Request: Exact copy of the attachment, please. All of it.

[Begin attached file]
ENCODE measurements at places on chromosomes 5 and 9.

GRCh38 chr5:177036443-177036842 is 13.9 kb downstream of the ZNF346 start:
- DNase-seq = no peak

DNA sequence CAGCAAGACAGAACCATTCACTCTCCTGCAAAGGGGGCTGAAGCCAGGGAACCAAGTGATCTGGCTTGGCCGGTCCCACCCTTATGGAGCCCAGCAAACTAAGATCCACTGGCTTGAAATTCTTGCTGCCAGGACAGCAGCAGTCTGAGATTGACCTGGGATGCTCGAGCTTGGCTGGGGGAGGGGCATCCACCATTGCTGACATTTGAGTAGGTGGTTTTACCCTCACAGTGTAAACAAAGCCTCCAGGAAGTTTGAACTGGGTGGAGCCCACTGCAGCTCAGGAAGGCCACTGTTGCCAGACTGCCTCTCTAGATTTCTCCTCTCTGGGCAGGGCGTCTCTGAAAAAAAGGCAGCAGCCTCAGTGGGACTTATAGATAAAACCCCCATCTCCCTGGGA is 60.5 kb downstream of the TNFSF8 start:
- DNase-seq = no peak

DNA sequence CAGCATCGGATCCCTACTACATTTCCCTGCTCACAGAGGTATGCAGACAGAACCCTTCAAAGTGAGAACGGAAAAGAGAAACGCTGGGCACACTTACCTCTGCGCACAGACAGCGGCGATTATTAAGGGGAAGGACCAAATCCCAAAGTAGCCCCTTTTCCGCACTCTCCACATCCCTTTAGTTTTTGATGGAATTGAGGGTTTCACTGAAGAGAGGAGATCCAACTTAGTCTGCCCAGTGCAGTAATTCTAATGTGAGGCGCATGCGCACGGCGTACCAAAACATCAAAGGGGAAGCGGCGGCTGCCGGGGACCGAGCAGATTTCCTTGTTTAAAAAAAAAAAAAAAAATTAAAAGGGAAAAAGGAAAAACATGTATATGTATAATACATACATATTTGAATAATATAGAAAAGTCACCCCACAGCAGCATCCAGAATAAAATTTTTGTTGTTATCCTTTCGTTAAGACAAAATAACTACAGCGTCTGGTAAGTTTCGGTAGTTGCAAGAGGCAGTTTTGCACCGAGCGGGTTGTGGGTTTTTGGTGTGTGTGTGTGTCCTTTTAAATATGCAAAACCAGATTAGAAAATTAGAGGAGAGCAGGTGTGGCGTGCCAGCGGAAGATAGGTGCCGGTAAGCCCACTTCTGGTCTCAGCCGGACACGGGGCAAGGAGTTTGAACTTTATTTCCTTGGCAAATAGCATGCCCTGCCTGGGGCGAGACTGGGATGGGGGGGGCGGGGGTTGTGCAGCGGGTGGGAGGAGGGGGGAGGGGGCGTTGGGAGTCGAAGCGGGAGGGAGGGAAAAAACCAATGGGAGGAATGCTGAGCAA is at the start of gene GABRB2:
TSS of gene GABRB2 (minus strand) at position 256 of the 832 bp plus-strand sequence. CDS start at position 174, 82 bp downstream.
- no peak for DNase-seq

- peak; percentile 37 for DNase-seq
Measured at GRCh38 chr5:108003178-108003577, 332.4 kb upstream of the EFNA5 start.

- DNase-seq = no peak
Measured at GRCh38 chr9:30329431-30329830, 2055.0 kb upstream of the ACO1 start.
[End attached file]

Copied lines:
ENCODE measurements at places on chromosomes 5 and 9.

GRCh38 chr5:177036443-177036842 is 13.9 kb downstream of the ZNF346 start:
- DNase-seq = no peak

DNA sequence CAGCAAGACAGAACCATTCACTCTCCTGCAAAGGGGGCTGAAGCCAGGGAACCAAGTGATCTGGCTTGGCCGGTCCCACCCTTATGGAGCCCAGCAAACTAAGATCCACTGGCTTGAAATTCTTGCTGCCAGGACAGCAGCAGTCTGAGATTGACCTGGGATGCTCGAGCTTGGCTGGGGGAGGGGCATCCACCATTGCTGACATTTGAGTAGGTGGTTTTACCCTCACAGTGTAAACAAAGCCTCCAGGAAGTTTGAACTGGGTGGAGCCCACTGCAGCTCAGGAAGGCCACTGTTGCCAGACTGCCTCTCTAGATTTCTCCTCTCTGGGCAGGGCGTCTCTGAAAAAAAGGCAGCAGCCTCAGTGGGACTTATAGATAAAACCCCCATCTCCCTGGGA is 60.5 kb downstream of the TNFSF8 start:
- DNase-seq = no peak

DNA sequence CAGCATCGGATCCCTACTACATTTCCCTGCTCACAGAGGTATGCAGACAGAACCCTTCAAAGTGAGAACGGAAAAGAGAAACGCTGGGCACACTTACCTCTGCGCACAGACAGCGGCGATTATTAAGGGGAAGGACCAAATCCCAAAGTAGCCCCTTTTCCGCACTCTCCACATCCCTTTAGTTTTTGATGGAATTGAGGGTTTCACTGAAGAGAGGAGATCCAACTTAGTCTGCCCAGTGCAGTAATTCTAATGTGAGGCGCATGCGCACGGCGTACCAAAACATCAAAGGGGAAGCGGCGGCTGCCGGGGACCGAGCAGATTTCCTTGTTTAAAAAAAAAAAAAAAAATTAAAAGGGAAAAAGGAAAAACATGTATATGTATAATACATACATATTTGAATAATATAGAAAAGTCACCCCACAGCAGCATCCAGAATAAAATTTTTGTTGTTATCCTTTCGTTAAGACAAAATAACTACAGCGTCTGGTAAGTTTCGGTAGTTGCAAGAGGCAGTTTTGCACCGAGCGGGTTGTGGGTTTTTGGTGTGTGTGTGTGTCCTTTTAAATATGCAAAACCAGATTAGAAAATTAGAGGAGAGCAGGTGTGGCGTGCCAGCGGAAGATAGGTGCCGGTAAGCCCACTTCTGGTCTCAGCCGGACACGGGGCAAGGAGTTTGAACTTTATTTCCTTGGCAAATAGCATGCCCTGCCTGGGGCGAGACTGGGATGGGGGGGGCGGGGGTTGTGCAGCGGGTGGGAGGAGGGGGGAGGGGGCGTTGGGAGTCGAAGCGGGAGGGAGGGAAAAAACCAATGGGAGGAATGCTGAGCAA is at the start of gene GABRB2:
TSS of gene GABRB2 (minus strand) at position 256 of the 832 bp plus-strand sequence. CDS start at position 174, 82 bp downstream.
- no peak for DNase-seq

- peak; percentile 37 for DNase-seq
Measured at GRCh38 chr5:108003178-108003577, 332.4 kb upstream of the EFNA5 start.

- DNase-seq = no peak
Measured at GRCh38 chr9:30329431-30329830, 2055.0 kb upstream of the ACO1 start.